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Wednesday, January 19, 2005

Is scientific knowledge reliable? What does science tell us about God?

The simple answer to the first question is "usually." The hard part, of course, is to know when it is and when it isn't. Unfortunately, we humans lack the omniscience that would let us know which of the findings of science are reliable, and which aren't.

God has revealed Himself to us in several ways. Some of these are:
the Bible
our consciences
the wisdom of godly people
the guidance of the Holy Spirit
the evidence of nature, and especially
Himself, Jesus Christ, the God/man

The bible is clear that God does reveal Himself through the evidence of nature. In other words, through the observations of science. Here are two passages that say that:
Psalm 19:1. The heavens declare the glory of God; and the firmament sheweth his handywork.
2. Day unto day uttereth speech, and night unto night sheweth knowledge.
3. [There is] no speech nor language, [where] their voice is not heard.


Romans 1:20. For the invisible things of him from the creation of the world are clearly seen, being understood by the things that are made, [even] his eternal power and Godhead; so that they are without excuse:

(Both of these are KJV, as it is public domain)

So, God can be seen in nature, according to both the Old and the New Testaments.

What does science tell us about God? (In other words, what do we learn about God from observing nature?) Here's a list. It's not complete, and it's tentative:
1) It tells us that God is immense, and extremely powerful.
The sheer size of the universe tells us that.
So does the activity of the sun. It converts about 4 million metric tons of mass into energy per second.
We don't know yet whether there is life on other planets. If there isn't, and the entire universe has only one planet with living things, that doesn't mean that the rest of the universe is, somehow, a waste. God's resources weren't diminished by creating the universe, however and whenever that may have happened.
(We don't know how large the universe is. It may be infinite, or it may merely be very large.)

2) It tells us that God is a God of order and regularity.
Actually, scientific observations, or, for that matter, casual observations, wouldn't be of much use without this regularity. Consider, for example, the periodic table. For another, consider the orbits of the various bodies in the solar system. For yet another, consider yourself. You probably have a few trillion cells. Each of them is descended from a single cell. With few exceptions, all of our cells have the same DNA as the first one.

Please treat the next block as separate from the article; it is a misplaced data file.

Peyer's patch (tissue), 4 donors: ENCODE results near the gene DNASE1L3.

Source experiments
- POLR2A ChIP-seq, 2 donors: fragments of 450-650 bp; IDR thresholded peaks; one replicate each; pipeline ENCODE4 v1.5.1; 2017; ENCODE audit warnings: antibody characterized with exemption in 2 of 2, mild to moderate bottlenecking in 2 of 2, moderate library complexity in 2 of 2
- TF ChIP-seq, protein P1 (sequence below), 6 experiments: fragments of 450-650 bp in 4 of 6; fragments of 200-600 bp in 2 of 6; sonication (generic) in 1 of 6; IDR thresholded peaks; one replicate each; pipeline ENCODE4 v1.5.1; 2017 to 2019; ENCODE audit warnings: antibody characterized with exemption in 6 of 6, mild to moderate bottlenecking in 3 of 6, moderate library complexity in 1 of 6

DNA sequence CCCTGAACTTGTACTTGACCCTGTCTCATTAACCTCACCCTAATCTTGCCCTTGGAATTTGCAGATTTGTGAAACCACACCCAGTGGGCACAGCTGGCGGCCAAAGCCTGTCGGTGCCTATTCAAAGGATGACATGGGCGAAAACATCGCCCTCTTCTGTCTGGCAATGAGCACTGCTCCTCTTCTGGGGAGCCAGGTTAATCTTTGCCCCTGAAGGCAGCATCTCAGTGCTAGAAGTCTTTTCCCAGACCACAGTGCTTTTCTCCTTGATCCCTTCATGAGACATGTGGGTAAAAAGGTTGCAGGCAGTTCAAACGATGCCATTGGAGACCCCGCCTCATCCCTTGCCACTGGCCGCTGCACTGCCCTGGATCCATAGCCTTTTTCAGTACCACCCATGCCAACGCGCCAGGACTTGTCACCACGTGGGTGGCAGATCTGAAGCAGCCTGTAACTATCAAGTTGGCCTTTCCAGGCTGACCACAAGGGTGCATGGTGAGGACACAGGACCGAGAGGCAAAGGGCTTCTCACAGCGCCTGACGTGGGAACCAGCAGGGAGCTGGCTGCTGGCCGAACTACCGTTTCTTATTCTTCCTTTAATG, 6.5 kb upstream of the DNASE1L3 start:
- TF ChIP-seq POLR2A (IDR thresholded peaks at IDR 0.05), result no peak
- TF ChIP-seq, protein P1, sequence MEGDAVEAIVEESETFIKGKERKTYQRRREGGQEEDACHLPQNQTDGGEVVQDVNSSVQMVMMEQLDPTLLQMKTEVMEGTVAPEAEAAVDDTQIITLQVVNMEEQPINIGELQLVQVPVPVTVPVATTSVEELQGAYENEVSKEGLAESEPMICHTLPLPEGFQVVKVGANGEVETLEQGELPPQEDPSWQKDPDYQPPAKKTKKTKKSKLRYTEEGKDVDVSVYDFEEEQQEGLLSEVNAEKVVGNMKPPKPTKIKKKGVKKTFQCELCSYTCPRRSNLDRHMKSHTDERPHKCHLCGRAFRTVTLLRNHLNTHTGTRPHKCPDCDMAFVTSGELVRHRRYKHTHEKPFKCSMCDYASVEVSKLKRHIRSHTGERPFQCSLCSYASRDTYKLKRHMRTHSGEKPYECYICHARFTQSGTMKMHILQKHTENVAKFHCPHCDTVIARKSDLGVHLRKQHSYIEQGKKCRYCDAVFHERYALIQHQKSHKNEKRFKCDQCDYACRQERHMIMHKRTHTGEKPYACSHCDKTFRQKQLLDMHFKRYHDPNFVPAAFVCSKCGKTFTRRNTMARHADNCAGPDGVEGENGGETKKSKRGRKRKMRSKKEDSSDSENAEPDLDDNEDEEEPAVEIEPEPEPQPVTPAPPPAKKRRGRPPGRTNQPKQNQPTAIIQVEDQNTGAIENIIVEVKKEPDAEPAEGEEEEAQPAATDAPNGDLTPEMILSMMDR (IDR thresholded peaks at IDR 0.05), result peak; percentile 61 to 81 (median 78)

3) It tells us that God is a God of infinite creative ability.
Estimates of the number of species now alive, or that have ever been alive, are only estimates. Best estimates of the number of species currently in existence on earth are between one and two million. Adding in species which have become extinct, and species yet to be discovered, the number may be as much as ten times that large, or even larger.
As Psalm 104:24 puts it: O LORD, how manifold are thy works! in wisdom hast thou made them all: the earth is full of thy riches.
Apparently, God loves variety.

Science doesn't tell us, but the bible does--the same God, capable of infinite creation, and limitless in power, is concerned about single individual humans, and even birds. (John 3:16, John 4:3-26; Luke 12:6)

Added January 27, 2012: For a more complete treatment of the ways God reveals Himself to us, see here. This post was updated a little on  February 23, 2016. The second part of the title was added at that time. Thanks for reading!

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